I felt like I was listening to a great-grandfather talking about
his youth. The stories themselves were interesting, and quite varied,
but the style was wandering, the anecdotes were disconnected from each
other, and the subjects were too personal for the author.
He starts and ends with a similar topic: women in physics and
astronomy. At the beginning, he describes Annie Jump Cannon and Cecilia
Payne-Gaposchkin, who were instrumental in analyzing photographic plates
at the beginning of the century, and cataloging stars. Cannon seemed
to be a loner, but Payne went on to do some great science. Both,
unfortunately, were denied credit and scientific positions because they
At the end, he describes Margaret Geller and John Huchra, who
made the very recent discovery that the universe appears to be sponge-like,
instead of uniform, as initially thought. A giant aside describes
women in physics fields today, barely talking about the astronomer at all.
In between, we get a profile of Ludwig Boltzman, who found an
ingenious way to describe the second law of thermodynamics, George Gamow,
a Russian who helped pioneer the field of quantum physics, and Homi Bhabha,
who seems to have developed science in India from the ground up.
All of these people were geniuses, able to look at the world in a different
way than their contemporaries.
There is also Luis Alvarez, who did many things in his career,
working on the atom bomb, and then working on high-energy physics, creating
a detector for the particle called the muon. He is most famous, though,
for collecting evidence with his son that offered hard evidence that a
giant impact killed the dinosaurs.
Another person who changed careers often was Richard Feynman,
who dealt mostly with electromagnetism and quantum mechanics, superfluid
helium, and others. He developed a unique method of representing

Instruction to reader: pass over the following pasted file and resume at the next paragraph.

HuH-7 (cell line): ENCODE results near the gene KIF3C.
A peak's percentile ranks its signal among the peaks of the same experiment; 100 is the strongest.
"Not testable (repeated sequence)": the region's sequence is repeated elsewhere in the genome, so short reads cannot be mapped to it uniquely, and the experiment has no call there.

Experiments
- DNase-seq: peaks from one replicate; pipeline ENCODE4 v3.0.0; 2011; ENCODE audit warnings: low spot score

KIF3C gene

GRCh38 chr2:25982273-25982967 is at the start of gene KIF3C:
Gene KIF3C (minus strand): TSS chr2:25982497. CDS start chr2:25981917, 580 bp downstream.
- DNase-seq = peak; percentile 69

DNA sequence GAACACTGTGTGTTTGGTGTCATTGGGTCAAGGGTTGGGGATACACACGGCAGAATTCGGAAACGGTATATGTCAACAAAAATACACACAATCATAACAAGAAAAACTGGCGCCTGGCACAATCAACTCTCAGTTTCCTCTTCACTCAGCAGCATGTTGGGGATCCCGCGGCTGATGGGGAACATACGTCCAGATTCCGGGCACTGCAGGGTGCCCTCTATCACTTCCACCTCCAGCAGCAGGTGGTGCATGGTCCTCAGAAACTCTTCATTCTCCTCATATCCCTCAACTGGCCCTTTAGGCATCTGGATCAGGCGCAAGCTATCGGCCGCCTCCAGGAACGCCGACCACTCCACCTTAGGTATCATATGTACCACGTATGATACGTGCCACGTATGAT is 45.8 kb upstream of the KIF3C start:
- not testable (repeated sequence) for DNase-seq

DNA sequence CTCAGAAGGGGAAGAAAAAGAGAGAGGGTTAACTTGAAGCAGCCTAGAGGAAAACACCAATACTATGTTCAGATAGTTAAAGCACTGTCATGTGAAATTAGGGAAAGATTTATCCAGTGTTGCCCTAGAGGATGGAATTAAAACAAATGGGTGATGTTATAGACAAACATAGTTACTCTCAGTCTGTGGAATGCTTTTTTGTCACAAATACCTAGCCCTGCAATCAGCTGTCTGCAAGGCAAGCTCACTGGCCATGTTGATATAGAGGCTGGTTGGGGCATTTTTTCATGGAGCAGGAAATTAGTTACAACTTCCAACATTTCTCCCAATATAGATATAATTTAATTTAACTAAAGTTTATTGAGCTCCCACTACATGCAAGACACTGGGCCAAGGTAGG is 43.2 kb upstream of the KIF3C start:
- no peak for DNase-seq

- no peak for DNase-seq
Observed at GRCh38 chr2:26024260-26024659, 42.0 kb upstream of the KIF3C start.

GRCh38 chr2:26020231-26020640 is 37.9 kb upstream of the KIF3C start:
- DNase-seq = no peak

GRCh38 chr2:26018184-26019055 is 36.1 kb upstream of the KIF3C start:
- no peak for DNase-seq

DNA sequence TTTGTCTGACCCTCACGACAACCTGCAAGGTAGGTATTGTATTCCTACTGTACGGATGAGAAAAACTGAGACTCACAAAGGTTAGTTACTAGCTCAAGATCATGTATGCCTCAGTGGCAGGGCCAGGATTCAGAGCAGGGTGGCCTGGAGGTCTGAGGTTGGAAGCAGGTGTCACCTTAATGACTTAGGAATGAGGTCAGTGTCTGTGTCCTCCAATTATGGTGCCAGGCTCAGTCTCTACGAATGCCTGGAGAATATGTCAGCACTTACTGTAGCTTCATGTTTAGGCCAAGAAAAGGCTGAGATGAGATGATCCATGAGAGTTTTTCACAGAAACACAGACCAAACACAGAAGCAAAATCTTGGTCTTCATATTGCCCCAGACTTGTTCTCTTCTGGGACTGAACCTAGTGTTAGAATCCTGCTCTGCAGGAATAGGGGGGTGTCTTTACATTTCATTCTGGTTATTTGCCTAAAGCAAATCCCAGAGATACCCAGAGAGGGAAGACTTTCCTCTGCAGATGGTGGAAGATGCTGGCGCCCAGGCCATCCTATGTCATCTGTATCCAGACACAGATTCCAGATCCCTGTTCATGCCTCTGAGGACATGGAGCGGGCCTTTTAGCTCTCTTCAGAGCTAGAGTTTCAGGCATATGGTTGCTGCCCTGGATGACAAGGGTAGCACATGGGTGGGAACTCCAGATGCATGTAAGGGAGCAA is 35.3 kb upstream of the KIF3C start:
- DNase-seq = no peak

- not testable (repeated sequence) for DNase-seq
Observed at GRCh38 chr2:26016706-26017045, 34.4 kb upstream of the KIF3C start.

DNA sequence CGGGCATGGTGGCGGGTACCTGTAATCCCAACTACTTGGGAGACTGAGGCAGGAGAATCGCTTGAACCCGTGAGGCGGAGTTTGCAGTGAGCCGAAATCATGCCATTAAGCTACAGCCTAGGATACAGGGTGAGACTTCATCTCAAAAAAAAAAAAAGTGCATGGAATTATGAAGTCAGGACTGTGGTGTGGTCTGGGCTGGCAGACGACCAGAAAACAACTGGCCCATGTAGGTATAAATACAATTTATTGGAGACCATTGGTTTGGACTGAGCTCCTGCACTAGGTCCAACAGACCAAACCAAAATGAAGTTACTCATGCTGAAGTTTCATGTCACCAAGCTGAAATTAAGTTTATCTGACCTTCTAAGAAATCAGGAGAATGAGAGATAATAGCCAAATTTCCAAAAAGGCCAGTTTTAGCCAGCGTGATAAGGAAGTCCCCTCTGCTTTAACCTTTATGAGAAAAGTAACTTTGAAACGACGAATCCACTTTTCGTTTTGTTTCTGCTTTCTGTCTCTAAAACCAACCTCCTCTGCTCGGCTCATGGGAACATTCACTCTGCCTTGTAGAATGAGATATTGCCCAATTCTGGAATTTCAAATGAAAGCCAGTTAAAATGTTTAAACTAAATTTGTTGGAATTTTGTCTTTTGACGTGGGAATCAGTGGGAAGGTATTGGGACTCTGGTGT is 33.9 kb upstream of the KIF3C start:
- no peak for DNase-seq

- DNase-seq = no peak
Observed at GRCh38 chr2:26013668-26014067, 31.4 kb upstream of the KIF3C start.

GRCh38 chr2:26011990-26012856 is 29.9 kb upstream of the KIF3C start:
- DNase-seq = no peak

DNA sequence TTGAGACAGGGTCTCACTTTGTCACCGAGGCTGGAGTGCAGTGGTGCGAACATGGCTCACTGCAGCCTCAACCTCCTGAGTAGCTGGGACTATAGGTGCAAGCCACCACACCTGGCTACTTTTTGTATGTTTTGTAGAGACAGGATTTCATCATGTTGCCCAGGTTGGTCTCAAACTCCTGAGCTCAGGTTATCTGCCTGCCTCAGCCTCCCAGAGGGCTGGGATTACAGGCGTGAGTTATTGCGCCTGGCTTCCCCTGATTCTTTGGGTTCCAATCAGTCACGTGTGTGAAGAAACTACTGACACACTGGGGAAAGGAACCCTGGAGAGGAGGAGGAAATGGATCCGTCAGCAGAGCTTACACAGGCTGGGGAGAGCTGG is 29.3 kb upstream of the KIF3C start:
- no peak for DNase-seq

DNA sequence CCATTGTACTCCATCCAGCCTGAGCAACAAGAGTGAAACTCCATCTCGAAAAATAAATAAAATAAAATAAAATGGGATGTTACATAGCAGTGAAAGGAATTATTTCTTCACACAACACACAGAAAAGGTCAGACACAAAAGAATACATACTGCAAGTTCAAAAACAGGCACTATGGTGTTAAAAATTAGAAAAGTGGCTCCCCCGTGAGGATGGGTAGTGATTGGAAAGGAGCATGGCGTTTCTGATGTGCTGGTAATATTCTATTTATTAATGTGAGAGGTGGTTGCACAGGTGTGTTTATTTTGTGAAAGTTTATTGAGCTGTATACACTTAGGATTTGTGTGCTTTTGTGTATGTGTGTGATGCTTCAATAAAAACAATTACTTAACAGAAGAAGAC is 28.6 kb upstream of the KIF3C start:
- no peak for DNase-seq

entire equations by diagrams. But the best story was his humanity.
He was rough and could be cruel to those he considered to be below his
stature, but he loved his sick, first wife. The story of his trips
to the hospital were heartbreaking.
Finally, there was Martin Perl, who worked most of his life in
the superconductor, and discovered the tau particle. There is another
giant aside describing the state of big science today, and it is obviously
a subject dear to the author's heart.
He makes the stories too personal for him, revealing that he
was brought to tears by one, outrage at another, and on and on.
I realize that he was trying to let us know about the real people,
but in a way, there were too many anecdotes, because they were so disconnected,
in most cases. On the other hand, there were too few. I didn't
feel that I really got to know these people at all.
There is a brief section of biography on each, and a section
describing their work, in terms that I believe anybody with even a small
science background could understand.
The book perhaps should have been longer, to accommodate more
information about the people. But even so, I was not particularly enamored with the style, so it might have dragged on for me.